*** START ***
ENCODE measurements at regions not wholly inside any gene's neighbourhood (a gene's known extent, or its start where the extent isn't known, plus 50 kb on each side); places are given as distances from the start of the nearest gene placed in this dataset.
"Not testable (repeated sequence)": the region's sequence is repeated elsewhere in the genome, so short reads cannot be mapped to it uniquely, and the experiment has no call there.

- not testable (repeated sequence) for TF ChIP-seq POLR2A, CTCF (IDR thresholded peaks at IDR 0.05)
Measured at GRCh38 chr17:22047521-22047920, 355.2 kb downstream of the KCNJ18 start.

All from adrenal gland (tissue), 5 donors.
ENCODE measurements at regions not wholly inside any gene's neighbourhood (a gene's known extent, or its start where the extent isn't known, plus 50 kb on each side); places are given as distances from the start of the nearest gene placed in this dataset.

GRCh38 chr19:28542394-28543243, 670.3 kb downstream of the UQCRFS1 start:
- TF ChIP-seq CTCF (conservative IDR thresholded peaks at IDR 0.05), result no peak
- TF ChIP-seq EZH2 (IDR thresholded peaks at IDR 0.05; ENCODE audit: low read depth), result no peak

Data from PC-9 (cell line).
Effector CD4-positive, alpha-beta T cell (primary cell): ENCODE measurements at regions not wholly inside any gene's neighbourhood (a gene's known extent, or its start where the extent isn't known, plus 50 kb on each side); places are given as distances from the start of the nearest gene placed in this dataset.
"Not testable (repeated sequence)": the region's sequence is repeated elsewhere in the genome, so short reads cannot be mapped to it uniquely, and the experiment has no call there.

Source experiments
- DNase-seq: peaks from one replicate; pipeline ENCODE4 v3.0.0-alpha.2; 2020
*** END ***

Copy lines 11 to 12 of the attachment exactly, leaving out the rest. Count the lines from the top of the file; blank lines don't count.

Effector CD4-positive, alpha-beta T cell (primary cell): ENCODE measurements at regions not wholly inside any gene's neighbourhood (a gene's known extent, or its start where the extent isn't known, plus 50 kb on each side); places are given as distances from the start of the nearest gene placed in this dataset.
"Not testable (repeated sequence)": the region's sequence is repeated elsewhere in the genome, so short reads cannot be mapped to it uniquely, and the experiment has no call there.